In the Big Apple, there are about 594 outages with 12,024 customers still without service as of 4:00 p.m. ET. The majority of the remaining outages are concentrated in Brooklyn and Queens.
A large storm knocked out power lines Sunday and initially left 600,000 customers without access to electricity, DTE said. “We expect to have 90% of all customers restored by end of day Tuesday, and the remainder by end of day Wednesday,” the utility company said.
In New York City, the power outages affected traffic lights but resulted in “no arrests, no summonses, no reports of any problems at all,” NYC Mayor Bill De Blasio said at a Monday morning news conference. Speaking from an emergency management command post set up in Brooklyn, the mayor said that little more than a week ago, a power outage “that came out of nowhere” occurred in Manhattan and now following the heat wave — “obviously a predictable situation and therefore preventable” — another outage.
“We don’t have any good answers yet why this was not prevented,” said de Blasio, who added that Con Ed has not responded to his request for answers about why the outage happened, though it appeared to result from a malfunctioning piece of equipment.
“We were informed as it was happening,” said de Blasio. “Con Ed made this decision unilaterally. They made a conscious decision to pull out electricity from this area.”
The mayor thanked the NYPD, New York State Police, which supplied a couple hundred officers to be deployed in the city; first responders and the FDNY, which proactively went to the homes of people who needed assistance.
While the total economic impact remains unknown, the harm done to customers, some elderly and vulnerable to the heat, is obvious, said de Blasio.
Dr. Peter Shearer, chief medical officer for Mount Sinai Hospital’s Brooklyn campus in the Flatlands, told CNN in an email that the hospital had “twice as many patients as usual” during the outage.
Symptoms were “typical” for a blackout, mostly respiratory issues, said Shearer, who added that, as of Monday morning, some patients were still hanging around the emergency room waiting to hear whether power had returned to their homes.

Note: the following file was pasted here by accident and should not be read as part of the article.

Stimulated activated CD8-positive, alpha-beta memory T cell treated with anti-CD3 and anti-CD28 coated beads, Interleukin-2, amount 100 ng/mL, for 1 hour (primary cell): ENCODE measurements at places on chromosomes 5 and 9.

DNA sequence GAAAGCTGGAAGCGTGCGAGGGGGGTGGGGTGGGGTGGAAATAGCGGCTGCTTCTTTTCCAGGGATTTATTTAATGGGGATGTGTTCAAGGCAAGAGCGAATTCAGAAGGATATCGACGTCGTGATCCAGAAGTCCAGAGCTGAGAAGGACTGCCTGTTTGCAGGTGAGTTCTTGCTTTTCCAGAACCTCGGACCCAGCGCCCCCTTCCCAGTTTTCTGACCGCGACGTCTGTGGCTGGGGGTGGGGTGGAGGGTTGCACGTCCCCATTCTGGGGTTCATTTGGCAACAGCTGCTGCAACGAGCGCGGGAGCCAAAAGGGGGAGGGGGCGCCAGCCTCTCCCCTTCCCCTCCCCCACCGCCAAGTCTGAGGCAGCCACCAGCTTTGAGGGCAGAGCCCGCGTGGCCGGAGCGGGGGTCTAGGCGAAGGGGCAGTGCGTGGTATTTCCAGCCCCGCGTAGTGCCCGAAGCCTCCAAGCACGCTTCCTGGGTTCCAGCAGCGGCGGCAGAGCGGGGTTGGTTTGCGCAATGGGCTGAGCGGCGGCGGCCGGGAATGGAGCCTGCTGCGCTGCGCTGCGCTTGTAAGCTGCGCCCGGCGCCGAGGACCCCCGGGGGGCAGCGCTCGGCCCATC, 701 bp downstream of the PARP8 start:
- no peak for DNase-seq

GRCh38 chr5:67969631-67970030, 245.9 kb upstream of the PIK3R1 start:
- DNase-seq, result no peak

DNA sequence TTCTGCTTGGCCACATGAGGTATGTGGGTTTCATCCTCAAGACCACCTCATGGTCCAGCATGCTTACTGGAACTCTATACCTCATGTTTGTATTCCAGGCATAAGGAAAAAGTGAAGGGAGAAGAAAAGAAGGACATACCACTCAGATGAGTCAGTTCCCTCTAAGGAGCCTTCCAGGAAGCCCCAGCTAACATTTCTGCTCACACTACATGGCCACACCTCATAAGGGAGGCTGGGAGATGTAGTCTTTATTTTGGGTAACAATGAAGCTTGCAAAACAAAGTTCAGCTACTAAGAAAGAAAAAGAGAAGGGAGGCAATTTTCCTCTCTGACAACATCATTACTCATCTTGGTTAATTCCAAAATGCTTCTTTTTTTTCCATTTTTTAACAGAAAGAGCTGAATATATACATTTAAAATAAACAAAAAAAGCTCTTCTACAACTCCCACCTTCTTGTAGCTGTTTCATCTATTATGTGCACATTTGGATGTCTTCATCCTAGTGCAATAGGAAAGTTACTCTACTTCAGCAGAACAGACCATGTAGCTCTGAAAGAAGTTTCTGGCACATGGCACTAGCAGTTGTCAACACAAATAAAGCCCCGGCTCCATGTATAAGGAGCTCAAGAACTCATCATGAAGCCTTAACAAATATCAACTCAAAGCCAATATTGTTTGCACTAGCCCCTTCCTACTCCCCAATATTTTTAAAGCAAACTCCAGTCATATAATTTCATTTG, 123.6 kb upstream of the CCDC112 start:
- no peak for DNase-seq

The American Red Cross opened two shelters at the request of NYC Emergency Management, according to Michael de Vulpillieres, a spokesman for the Red Cross. “Shelter population for these incidents was minimal.”
Steven Hilly, a 28-year-old resident of the Flatlands who lost power Sunday evening, described the heat as “unbearable.”
“A lot of the older residents in the area couldn’t take it and ambulances were called,” Hilly told CNN in a text conversation. “Power didn’t come back until about 3 a.m. In the meantime we had to sleep in rooms with no circulation.”
Hilly, who lives alone with Nala, his Boston terrier who is frightened by the dark, added, “The whole neighborhood was out. Pitch black, besides a few cars on the street with people charging phones and trying to get air conditioning.”
De Blasio said he wants “to see people appropriately compensated.”
“Bottom line: this should not have happened and we’re going to make sure this doesn’t happen again.”
Southeast Michigan and Motor City
“In this particular storm, there was a lot of tree damage, not surprising due to the high winds,” said Rivard. This means utility crews must first clear the trees before repairing lines and equipment.
Overall, in southeast Michigan, DTE has already repaired nearly half of the more than 2,000 wires downed by the severe weather that whipped through the region over the weekend, and its crews have been working 16-hour shifts around the clock to restore power, according to the company.
“More than 1,100 employees and contractors are in the field and nearly 750 workers from as far as Georgia and New York have joined our restoration efforts with additional crews arriving throughout the day today,” the company said in a statement.
Rivard said communication of the company’s restoration plan faltered over the weekend.
“Yesterday we experienced significant issues with our technology, making it more difficult for customers to see their estimated restoration times on our website as well as on our mobile app,” said Rivard. The company has fixed those communication channels as of Monday and will be monitoring them to avoid future problems, she added.
Other improvements planned include more extensive tree-trimming along power lines and investments in the distribution grid itself, including infrastructure, Rivard said.
DTE also urged the public to be careful of any downed wires. Pedestrians should assume that any fallen line is energized and stay at least 20 feet away, while motorists should never drive across downed power lines. If a line falls on a vehicle, passengers should remain inside until help arrives.
CNN’s Carma Hassan, Julia Jones, Rebekah Riess, Emily Bass and Taylor Romine contributed to this report.